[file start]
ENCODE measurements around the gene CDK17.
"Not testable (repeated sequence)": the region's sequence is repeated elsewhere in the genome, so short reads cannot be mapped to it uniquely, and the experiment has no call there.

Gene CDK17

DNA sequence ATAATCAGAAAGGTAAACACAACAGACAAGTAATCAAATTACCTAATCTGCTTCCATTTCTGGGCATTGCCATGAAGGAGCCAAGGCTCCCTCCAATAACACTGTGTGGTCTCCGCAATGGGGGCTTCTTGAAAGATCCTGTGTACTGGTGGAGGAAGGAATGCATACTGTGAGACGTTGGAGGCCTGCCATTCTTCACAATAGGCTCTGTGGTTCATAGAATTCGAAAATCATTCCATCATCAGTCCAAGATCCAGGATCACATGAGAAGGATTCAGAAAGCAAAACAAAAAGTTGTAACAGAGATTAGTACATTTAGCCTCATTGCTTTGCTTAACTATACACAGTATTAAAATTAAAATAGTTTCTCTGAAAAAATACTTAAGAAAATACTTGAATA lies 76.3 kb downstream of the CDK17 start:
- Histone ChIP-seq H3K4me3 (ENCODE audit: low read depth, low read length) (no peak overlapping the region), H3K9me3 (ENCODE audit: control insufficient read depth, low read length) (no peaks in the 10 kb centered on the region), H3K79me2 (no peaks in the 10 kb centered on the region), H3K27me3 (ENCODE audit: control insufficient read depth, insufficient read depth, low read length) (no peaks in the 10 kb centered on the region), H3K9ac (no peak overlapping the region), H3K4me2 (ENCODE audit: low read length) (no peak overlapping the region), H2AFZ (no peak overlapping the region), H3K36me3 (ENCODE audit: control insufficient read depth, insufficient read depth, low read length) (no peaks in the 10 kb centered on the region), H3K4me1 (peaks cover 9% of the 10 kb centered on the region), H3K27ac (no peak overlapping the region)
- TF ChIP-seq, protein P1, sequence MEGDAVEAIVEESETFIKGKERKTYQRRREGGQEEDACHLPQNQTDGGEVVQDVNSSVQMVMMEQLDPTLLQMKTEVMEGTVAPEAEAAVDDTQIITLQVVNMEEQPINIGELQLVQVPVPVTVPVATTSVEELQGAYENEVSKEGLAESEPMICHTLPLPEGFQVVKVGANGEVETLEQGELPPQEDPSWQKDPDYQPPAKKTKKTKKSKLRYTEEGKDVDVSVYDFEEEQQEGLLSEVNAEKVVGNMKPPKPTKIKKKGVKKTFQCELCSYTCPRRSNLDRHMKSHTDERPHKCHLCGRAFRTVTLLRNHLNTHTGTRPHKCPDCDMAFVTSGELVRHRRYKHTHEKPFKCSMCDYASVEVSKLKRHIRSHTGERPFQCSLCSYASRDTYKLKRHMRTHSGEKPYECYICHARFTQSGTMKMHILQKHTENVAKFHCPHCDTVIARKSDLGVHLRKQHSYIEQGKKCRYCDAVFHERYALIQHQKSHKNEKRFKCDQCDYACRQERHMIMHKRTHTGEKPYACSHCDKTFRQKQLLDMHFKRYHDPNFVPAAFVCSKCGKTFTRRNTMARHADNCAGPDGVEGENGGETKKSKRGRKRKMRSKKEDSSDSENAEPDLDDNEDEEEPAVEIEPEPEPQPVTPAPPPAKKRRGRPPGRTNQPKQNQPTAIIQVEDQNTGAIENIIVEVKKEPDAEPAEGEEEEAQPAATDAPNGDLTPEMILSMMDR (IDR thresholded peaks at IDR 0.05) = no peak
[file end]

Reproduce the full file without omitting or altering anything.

ENCODE measurements around the gene CDK17.
"Not testable (repeated sequence)": the region's sequence is repeated elsewhere in the genome, so short reads cannot be mapped to it uniquely, and the experiment has no call there.

Gene CDK17

DNA sequence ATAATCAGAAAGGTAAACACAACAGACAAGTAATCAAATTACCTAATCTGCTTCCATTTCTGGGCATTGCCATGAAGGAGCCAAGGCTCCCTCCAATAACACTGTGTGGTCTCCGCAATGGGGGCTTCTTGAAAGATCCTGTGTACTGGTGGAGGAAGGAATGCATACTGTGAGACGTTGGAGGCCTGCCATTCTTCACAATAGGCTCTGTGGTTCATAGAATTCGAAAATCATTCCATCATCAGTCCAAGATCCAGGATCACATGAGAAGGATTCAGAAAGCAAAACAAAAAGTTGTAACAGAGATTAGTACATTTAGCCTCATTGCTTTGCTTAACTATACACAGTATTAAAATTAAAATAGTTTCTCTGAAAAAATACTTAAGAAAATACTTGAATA lies 76.3 kb downstream of the CDK17 start:
- Histone ChIP-seq H3K4me3 (ENCODE audit: low read depth, low read length) (no peak overlapping the region), H3K9me3 (ENCODE audit: control insufficient read depth, low read length) (no peaks in the 10 kb centered on the region), H3K79me2 (no peaks in the 10 kb centered on the region), H3K27me3 (ENCODE audit: control insufficient read depth, insufficient read depth, low read length) (no peaks in the 10 kb centered on the region), H3K9ac (no peak overlapping the region), H3K4me2 (ENCODE audit: low read length) (no peak overlapping the region), H2AFZ (no peak overlapping the region), H3K36me3 (ENCODE audit: control insufficient read depth, insufficient read depth, low read length) (no peaks in the 10 kb centered on the region), H3K4me1 (peaks cover 9% of the 10 kb centered on the region), H3K27ac (no peak overlapping the region)
- TF ChIP-seq, protein P1, sequence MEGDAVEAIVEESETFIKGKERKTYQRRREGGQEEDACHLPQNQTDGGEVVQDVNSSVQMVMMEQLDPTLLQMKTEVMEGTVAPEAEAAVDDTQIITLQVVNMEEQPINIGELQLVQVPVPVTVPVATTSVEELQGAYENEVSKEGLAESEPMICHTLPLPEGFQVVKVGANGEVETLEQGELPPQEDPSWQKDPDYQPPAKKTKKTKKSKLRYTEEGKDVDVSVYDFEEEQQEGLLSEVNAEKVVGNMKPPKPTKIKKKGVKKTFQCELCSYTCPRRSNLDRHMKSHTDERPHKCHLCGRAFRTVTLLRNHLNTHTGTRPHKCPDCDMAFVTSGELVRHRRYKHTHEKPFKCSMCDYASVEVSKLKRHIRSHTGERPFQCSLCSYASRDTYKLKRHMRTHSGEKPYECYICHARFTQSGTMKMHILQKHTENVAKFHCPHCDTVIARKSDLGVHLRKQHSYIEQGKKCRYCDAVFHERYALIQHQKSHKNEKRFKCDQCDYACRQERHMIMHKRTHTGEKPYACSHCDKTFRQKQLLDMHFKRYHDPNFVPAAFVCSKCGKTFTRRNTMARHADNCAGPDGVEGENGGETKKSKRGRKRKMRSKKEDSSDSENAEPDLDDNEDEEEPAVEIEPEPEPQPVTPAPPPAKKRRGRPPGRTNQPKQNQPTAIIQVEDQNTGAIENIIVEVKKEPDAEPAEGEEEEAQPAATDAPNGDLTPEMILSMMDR (IDR thresholded peaks at IDR 0.05) = no peak